“The Constitution Can Change Peoples’ Lives”

admarkDr. Admark Moyo from the Herbert Chitepo School of Law at Great Zimbabwe University in Masvingo, Zimbabwe is wrapping up his stay in Lund as a visiting researcher. Dr. Moyo was been awarded a grant for research projects in 2016 related to the theme “Human Rights and the Zimbabwean Constitution”, under the RWI Zimbabwe Human Rights Capacity Development Programme 2016-2018.

What drew you to the field of law and human rights?

Growing up in Zimbabwe and seeing the levels of poverty, I became aware at an early age of injustices and developed an interest for human rights and law. With a background in humanities I also viewed law as a promising career and decided to enroll in law school after graduating from high school. I was granted a scholarship to study in South Africa and obtained my legal degree in 2006.

Your current research is on human rights and the Zimbabwean Constitution, what aspects of the Constitution do you focus on?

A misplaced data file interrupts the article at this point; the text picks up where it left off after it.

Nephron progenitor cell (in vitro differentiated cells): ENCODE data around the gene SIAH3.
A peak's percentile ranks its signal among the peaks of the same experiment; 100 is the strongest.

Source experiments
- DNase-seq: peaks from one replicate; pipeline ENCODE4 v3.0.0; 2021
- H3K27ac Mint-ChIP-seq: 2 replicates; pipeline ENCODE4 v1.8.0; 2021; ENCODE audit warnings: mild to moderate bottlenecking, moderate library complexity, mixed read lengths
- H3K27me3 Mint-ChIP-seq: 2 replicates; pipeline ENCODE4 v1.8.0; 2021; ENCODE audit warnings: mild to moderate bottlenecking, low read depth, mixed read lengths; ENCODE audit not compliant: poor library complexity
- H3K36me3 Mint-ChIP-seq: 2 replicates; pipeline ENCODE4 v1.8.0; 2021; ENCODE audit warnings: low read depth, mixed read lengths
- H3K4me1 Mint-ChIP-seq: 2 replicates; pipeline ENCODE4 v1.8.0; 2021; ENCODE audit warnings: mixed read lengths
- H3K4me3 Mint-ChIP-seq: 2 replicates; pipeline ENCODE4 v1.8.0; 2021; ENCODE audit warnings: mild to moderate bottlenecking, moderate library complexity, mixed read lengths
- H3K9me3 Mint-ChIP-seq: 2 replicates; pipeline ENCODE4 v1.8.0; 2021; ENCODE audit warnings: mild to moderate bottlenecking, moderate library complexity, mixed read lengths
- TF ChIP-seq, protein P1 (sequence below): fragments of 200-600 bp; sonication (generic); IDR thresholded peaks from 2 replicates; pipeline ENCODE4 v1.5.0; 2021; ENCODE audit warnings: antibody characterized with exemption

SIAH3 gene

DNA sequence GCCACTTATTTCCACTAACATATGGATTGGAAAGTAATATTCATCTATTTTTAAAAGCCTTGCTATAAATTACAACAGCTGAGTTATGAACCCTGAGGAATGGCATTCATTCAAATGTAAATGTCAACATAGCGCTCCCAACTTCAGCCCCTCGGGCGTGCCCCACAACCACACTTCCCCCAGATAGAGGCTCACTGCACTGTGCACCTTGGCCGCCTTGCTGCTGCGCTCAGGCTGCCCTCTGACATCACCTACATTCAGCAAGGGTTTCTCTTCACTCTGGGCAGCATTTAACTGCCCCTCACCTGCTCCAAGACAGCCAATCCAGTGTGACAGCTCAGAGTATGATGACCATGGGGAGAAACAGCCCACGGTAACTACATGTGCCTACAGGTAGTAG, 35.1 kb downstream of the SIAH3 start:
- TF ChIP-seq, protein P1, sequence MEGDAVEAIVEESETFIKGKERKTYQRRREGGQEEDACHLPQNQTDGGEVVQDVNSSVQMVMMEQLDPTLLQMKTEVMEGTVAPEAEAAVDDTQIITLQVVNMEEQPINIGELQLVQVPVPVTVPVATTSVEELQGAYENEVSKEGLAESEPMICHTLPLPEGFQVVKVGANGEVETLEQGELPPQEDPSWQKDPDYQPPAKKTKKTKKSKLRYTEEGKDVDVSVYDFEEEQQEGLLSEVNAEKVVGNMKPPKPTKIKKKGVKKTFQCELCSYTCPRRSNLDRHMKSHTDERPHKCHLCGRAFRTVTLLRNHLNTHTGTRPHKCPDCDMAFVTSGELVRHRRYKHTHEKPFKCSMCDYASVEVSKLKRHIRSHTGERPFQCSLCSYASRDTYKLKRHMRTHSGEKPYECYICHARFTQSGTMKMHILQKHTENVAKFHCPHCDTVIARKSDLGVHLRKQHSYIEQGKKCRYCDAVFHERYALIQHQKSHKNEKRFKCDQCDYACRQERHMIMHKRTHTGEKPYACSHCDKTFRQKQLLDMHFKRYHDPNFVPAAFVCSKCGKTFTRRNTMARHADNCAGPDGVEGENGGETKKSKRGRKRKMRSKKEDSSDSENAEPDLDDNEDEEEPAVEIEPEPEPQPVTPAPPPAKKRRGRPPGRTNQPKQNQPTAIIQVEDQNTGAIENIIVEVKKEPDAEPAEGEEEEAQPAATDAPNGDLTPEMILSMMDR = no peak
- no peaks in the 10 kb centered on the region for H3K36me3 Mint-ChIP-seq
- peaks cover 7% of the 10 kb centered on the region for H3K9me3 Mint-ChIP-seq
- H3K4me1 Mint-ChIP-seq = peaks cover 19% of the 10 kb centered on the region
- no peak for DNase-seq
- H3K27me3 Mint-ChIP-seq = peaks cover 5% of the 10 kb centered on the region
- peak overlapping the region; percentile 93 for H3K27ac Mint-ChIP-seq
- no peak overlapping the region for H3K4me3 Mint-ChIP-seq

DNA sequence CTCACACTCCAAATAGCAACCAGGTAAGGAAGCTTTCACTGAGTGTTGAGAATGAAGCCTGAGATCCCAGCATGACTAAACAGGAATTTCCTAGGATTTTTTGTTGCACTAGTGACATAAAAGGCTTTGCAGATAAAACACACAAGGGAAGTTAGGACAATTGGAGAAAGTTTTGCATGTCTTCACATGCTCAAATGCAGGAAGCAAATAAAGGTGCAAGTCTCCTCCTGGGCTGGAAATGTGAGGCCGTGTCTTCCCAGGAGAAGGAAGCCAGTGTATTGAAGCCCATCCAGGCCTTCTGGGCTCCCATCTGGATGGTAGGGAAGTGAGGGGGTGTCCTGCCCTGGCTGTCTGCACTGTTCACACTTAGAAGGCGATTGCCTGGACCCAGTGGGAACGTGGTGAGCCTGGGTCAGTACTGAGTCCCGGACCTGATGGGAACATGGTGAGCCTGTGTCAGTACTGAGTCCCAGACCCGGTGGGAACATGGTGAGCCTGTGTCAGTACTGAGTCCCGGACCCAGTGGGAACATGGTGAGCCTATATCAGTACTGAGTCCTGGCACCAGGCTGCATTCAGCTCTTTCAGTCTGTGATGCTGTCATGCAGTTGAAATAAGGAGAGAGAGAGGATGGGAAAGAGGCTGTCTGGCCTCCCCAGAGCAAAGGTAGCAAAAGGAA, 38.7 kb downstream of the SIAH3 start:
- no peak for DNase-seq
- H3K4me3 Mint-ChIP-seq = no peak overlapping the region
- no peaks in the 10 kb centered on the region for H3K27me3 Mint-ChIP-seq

My research is on the interpretation clause in section 46 of the Constitution which explains how judges should interpret rights in the Constitution. I analyze the interpretation clause in the Declaration of Rights of the 2013 Zimbabwean Constitution. Certain rights require judges to consult international law. For instance, in order to interpret the right to privacy, judges may need to look at how it has been applied by international courts.

Why is the Constitution important for human rights?

I am interested in how civil society can use the Constitution to change their lives.

There are social and economic rights enshrined in the Constitution, and that doesn’t just mean there should be, say, free education. It means that the government has positive obligations to actually do something about poverty.

I am convinced that civil society plays an important role here. Pressure groups can speak to the government and refer to the Constitution by saying that it actually requires you to provide health care services etc., for it to fulfull its constitutional obligations.

With a vibrant civil society and independent, good courts that are willing to stand their ground to protect the rights of the people, the Constitution can actually change people’s lives.

The results of his research will be presented, together with several other grant recipients from partner universities under the Programme, at a national symposium in Harare, Zimbabwe on 5-6 December 2016.

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